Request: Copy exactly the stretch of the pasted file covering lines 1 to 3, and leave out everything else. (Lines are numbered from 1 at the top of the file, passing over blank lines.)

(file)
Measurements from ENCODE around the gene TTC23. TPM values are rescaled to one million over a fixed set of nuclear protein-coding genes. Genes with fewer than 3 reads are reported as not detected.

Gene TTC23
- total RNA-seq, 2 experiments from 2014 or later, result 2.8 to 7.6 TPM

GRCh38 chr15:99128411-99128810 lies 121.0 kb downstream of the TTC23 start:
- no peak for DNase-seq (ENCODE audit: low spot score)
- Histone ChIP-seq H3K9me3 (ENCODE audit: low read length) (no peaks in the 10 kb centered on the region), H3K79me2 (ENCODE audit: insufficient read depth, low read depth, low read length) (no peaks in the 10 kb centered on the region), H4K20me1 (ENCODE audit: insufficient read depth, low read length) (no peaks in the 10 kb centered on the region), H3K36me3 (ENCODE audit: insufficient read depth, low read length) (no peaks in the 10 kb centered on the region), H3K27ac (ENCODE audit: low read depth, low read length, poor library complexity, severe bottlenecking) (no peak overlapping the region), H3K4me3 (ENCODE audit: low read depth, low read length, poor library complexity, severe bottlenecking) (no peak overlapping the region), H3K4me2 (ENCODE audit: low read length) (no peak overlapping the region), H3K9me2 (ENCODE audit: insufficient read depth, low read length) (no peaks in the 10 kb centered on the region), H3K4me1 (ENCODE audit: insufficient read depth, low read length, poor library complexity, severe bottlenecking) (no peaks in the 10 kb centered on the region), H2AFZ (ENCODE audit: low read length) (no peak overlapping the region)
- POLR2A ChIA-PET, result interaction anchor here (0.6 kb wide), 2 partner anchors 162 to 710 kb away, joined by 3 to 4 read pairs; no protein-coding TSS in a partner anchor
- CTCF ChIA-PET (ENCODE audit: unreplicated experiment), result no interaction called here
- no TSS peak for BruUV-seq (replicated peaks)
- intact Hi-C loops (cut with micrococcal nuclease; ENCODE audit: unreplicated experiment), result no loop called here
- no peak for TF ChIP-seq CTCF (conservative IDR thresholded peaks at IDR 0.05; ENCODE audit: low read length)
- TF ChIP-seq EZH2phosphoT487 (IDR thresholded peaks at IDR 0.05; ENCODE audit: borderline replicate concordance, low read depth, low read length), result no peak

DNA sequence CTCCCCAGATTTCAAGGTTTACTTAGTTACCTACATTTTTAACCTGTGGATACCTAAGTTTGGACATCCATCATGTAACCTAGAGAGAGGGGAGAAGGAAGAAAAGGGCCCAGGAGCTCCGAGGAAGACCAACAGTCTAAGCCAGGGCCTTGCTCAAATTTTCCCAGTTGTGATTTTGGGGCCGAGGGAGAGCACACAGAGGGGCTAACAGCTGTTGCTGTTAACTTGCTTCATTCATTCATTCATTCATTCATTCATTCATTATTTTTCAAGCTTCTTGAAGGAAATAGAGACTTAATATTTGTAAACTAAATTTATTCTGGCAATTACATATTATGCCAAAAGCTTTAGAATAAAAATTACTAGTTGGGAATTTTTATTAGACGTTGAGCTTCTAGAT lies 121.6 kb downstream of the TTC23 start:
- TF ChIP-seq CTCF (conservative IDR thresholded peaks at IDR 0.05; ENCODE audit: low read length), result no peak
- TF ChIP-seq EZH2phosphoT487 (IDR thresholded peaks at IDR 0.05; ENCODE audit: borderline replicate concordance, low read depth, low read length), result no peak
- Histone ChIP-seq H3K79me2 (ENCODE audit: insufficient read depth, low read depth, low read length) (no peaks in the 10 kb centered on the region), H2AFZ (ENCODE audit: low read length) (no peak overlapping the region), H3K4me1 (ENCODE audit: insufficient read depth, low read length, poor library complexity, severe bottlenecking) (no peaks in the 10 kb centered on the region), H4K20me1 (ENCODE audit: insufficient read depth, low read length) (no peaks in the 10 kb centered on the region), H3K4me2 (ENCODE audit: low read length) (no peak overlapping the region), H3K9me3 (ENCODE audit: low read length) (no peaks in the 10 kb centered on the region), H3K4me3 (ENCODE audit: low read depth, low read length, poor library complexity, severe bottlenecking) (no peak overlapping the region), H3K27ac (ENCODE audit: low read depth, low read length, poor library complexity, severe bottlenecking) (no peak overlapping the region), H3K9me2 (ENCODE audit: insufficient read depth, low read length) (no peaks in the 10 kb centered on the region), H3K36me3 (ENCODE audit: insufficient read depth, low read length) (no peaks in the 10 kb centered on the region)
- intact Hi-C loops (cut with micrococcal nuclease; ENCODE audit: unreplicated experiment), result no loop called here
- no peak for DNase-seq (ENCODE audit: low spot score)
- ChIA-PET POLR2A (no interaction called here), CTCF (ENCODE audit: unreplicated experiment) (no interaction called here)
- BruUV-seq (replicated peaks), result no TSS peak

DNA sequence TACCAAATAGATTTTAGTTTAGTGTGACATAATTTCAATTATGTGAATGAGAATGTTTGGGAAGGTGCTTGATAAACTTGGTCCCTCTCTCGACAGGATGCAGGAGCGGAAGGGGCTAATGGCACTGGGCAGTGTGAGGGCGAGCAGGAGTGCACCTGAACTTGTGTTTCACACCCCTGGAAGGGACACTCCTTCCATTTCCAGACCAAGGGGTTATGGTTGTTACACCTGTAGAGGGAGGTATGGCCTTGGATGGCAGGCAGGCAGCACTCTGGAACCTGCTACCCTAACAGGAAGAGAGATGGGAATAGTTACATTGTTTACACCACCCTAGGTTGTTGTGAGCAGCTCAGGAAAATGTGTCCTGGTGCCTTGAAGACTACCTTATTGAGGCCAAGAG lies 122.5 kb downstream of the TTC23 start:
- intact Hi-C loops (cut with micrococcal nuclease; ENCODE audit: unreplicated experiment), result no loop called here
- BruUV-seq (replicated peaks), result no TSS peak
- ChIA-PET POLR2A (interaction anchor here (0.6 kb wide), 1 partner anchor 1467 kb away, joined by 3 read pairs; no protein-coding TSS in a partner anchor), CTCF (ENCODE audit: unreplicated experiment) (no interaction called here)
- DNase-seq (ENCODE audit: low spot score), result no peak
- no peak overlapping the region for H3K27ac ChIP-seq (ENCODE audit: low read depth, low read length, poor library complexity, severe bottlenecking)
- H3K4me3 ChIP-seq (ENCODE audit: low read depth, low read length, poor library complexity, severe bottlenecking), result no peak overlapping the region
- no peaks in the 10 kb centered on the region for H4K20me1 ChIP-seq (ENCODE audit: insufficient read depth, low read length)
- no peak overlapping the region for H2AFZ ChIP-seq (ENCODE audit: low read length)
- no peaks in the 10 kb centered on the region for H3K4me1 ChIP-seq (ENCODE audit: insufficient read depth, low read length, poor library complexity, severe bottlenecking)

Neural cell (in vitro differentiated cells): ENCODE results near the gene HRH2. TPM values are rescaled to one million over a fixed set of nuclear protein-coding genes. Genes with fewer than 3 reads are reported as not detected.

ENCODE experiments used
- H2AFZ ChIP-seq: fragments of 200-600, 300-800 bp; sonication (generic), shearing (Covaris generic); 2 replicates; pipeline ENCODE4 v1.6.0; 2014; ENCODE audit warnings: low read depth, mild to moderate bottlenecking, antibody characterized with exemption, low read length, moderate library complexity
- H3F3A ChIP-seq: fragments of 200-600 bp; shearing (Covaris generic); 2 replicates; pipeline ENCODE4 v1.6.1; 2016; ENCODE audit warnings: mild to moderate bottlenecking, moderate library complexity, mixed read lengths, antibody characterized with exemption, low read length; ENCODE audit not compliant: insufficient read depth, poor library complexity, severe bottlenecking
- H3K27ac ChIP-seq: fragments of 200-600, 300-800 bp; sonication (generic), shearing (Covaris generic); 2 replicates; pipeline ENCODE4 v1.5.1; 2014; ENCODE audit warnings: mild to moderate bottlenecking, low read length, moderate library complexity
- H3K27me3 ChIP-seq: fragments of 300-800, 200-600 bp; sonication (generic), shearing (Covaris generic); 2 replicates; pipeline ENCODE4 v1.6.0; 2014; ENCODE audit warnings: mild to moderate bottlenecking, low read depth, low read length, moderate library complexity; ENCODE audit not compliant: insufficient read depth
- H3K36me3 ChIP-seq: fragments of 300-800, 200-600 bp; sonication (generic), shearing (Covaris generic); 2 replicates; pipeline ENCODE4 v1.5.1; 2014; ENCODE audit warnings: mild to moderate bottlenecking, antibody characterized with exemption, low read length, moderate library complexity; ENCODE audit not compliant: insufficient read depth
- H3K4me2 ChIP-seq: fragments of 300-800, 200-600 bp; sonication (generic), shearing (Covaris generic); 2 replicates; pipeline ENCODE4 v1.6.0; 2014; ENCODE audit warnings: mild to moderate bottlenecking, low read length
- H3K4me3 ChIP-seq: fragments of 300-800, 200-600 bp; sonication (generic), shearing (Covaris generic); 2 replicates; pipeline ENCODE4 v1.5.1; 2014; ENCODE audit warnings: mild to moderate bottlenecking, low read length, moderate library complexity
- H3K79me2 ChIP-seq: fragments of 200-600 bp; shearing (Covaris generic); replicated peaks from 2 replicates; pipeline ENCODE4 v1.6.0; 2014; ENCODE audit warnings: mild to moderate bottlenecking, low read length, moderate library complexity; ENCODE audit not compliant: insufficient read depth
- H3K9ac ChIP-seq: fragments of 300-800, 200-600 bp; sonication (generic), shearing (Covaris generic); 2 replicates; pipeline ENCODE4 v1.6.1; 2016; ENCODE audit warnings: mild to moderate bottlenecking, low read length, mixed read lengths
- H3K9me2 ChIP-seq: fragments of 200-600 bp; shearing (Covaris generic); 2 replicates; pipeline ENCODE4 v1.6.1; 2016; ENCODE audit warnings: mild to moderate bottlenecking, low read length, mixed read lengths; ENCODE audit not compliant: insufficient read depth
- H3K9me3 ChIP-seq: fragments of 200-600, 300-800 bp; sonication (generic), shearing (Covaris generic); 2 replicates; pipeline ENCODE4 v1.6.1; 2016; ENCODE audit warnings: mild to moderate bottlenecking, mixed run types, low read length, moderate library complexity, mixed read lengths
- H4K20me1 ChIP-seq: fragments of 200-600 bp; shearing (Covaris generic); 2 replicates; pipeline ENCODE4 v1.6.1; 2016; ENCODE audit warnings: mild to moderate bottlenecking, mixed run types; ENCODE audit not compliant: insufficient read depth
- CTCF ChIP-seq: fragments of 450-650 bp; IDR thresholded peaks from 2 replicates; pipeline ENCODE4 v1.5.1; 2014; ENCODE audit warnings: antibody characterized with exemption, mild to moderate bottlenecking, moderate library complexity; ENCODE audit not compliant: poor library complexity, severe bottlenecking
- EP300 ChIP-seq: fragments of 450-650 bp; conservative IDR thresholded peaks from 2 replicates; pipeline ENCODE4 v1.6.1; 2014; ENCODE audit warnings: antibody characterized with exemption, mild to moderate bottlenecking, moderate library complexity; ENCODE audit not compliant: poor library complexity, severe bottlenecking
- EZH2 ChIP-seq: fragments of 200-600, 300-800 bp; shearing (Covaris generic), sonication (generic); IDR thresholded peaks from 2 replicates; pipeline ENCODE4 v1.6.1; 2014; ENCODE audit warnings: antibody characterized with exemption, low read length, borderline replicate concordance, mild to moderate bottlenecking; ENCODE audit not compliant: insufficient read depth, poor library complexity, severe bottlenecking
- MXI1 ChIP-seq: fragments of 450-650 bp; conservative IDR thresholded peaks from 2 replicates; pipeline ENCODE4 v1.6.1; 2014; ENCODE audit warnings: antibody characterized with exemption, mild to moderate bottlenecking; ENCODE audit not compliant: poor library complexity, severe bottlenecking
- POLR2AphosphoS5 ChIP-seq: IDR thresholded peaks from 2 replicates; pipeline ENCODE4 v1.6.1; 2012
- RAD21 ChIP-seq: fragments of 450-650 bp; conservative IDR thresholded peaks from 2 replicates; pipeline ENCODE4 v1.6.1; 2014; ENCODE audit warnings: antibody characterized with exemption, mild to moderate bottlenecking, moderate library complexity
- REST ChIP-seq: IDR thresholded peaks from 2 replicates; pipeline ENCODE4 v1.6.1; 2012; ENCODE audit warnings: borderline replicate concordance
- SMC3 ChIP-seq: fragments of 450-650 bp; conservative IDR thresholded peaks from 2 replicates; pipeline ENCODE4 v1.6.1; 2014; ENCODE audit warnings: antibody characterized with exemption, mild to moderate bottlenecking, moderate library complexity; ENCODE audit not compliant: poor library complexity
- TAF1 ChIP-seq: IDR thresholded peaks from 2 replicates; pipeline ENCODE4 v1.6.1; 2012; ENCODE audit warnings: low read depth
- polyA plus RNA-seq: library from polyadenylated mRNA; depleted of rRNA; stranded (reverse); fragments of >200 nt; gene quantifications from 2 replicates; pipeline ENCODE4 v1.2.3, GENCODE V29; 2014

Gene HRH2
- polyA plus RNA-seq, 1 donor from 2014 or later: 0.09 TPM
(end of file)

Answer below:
Measurements from ENCODE around the gene TTC23. TPM values are rescaled to one million over a fixed set of nuclear protein-coding genes. Genes with fewer than 3 reads are reported as not detected.

Gene TTC23
- total RNA-seq, 2 experiments from 2014 or later, result 2.8 to 7.6 TPM